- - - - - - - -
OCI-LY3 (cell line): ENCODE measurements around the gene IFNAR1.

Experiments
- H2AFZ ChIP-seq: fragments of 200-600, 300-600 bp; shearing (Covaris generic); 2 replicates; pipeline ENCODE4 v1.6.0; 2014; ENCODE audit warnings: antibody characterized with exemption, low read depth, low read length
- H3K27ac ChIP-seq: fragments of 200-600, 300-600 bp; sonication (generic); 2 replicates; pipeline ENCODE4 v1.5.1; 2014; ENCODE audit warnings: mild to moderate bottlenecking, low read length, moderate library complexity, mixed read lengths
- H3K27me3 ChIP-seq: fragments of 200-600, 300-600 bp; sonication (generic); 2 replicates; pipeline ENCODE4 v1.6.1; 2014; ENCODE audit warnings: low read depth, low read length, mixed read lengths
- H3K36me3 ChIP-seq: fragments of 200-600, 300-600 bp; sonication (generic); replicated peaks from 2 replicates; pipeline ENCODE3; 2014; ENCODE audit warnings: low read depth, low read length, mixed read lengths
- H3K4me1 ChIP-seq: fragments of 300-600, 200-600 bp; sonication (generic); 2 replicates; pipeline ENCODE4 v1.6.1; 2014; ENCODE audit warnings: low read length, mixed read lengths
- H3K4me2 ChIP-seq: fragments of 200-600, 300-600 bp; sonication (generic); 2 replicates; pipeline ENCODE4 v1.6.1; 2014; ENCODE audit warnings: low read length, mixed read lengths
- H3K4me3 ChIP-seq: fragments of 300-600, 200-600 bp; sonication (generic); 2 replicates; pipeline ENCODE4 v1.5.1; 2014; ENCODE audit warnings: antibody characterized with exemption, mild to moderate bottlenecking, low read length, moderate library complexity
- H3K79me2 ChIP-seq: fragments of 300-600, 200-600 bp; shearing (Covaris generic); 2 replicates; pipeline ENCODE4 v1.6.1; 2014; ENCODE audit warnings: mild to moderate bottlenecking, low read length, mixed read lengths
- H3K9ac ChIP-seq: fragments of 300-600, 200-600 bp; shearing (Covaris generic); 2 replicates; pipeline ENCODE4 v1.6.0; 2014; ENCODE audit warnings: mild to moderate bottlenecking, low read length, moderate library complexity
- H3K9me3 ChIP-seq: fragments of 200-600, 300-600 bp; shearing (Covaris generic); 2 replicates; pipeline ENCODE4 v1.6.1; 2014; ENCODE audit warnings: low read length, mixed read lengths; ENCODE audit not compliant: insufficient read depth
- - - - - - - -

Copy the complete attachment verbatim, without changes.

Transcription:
OCI-LY3 (cell line): ENCODE measurements around the gene IFNAR1.

Experiments
- H2AFZ ChIP-seq: fragments of 200-600, 300-600 bp; shearing (Covaris generic); 2 replicates; pipeline ENCODE4 v1.6.0; 2014; ENCODE audit warnings: antibody characterized with exemption, low read depth, low read length
- H3K27ac ChIP-seq: fragments of 200-600, 300-600 bp; sonication (generic); 2 replicates; pipeline ENCODE4 v1.5.1; 2014; ENCODE audit warnings: mild to moderate bottlenecking, low read length, moderate library complexity, mixed read lengths
- H3K27me3 ChIP-seq: fragments of 200-600, 300-600 bp; sonication (generic); 2 replicates; pipeline ENCODE4 v1.6.1; 2014; ENCODE audit warnings: low read depth, low read length, mixed read lengths
- H3K36me3 ChIP-seq: fragments of 200-600, 300-600 bp; sonication (generic); replicated peaks from 2 replicates; pipeline ENCODE3; 2014; ENCODE audit warnings: low read depth, low read length, mixed read lengths
- H3K4me1 ChIP-seq: fragments of 300-600, 200-600 bp; sonication (generic); 2 replicates; pipeline ENCODE4 v1.6.1; 2014; ENCODE audit warnings: low read length, mixed read lengths
- H3K4me2 ChIP-seq: fragments of 200-600, 300-600 bp; sonication (generic); 2 replicates; pipeline ENCODE4 v1.6.1; 2014; ENCODE audit warnings: low read length, mixed read lengths
- H3K4me3 ChIP-seq: fragments of 300-600, 200-600 bp; sonication (generic); 2 replicates; pipeline ENCODE4 v1.5.1; 2014; ENCODE audit warnings: antibody characterized with exemption, mild to moderate bottlenecking, low read length, moderate library complexity
- H3K79me2 ChIP-seq: fragments of 300-600, 200-600 bp; shearing (Covaris generic); 2 replicates; pipeline ENCODE4 v1.6.1; 2014; ENCODE audit warnings: mild to moderate bottlenecking, low read length, mixed read lengths
- H3K9ac ChIP-seq: fragments of 300-600, 200-600 bp; shearing (Covaris generic); 2 replicates; pipeline ENCODE4 v1.6.0; 2014; ENCODE audit warnings: mild to moderate bottlenecking, low read length, moderate library complexity
- H3K9me3 ChIP-seq: fragments of 200-600, 300-600 bp; shearing (Covaris generic); 2 replicates; pipeline ENCODE4 v1.6.1; 2014; ENCODE audit warnings: low read length, mixed read lengths; ENCODE audit not compliant: insufficient read depth